Saturday 27 October 2012

Calpe and Altea - Sailing the Costa del Blanco of Spain

October 1-2,   2012

If you want to get a bird’s eye view of Calpe, its white beaches that give this coast its name, and the surrounding countryside, then the way to do it is to climb the famous Penon D'Ifach, the huge rock headland dominating the landscape. It was high on Rob’s agenda on this stop as he didn’t get a chance to do it when we were here earlier in the year on Moksha.

Marc decided a gentle walking exploration of the town was more in order while Karen wisely decided the climb may not be advisable given the track to the top is described in Lonely Planet as very physical with the warning that you ‘take your life in your own hands.’
Morning coffee looking out at our boat still has us pinching ourselves to check it's real

After a coffee stop at a beach front café we all headed off on our separate adventures with the plan to meet for lunch two hours later.  

The going up the rock proved to be quite varied and ranged from easy paths lower down until a rough, unlit tunnel through to the seaward side is reached. There’s a sign in multiple languages at the entrance with the English text simply stating that ‘It is dangerous to go beyond this point’. Very reassuring. It’s very steep and the limestone has been polished to a slippery sheen by all the feet that have passed through over the years. The ropes strung on each side are needed to pull yourself up and onwards in a number of places.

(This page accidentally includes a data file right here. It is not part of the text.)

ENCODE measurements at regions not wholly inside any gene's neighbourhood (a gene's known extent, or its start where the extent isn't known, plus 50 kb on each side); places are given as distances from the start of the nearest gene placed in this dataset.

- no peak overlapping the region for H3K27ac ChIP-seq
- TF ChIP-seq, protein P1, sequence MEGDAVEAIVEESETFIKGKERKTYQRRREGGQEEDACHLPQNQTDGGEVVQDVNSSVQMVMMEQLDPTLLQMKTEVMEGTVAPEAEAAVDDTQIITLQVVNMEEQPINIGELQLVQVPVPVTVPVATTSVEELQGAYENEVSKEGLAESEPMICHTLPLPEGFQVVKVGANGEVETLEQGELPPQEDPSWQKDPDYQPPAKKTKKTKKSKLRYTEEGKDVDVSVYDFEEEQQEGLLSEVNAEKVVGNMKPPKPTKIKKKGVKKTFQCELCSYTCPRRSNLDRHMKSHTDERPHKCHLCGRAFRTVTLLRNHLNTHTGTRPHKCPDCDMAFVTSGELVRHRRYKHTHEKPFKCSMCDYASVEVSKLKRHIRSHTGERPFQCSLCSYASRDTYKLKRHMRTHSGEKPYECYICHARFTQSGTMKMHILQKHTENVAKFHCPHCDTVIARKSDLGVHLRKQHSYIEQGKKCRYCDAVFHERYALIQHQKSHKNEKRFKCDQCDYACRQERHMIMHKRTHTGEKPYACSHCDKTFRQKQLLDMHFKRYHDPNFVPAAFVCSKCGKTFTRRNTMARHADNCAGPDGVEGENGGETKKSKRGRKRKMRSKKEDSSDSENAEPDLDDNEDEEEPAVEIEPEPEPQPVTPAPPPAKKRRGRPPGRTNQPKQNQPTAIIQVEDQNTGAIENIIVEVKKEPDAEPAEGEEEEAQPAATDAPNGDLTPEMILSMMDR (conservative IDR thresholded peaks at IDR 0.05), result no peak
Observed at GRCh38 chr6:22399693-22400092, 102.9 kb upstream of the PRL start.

Beyond this point things get very interesting
Tthe famous Penon D'Ifach rock at Calpe is not the place to slip off the trail
This is the widest and safest part of the track up Penon D'Ifach rock at Calpe.

Emerging into the light you’re greeted with a very narrow path of equally treacherous polished rock and need to hug the cliff face as you make your way across to where the trail becomes a little less frightening for a short while. The climb continues to be quite steep as you progress upwards and the path splits into various trails different people have blazed. It becomes necessary to stop and take a good look at what goes where before choosing a route. It’s all quite steep and by the time you eventually approach the top some rugged bolder hopping is required.  Grab ropes are very few and far between. Australian health and safety officers no doubt would have a nightmares if they ever saw this place.
WOW FACTOR PLUS. The white speck nearest the breakwater is Alcheringa.
However, if you survive to crest the top, WOW! If you aren’t already gasping for air from the climb the 360 degree views will definitely take your breath away. Sea views to the south, the Spanish coast stretching both east and west plus dramatic mountain ranges to the north. A definite, Oh my God moment. Rob found it easy to excuse the 20 minutes or so spent at the summit as required to take it all in but the reality is every minute of recovery time was needed before facing the equally challenging decent. Maybe a pair of sneakers that didn’t have totally worn out soles may have helped limit the amount of slip sliding away on the downward trek.

Every minute of the twenty minutes at the top was needed for re-oxygenation.
OK - Time to go down, down, down.
Meanwhile Karen and Marc were sipping drinks waiting for lunch on the beachfront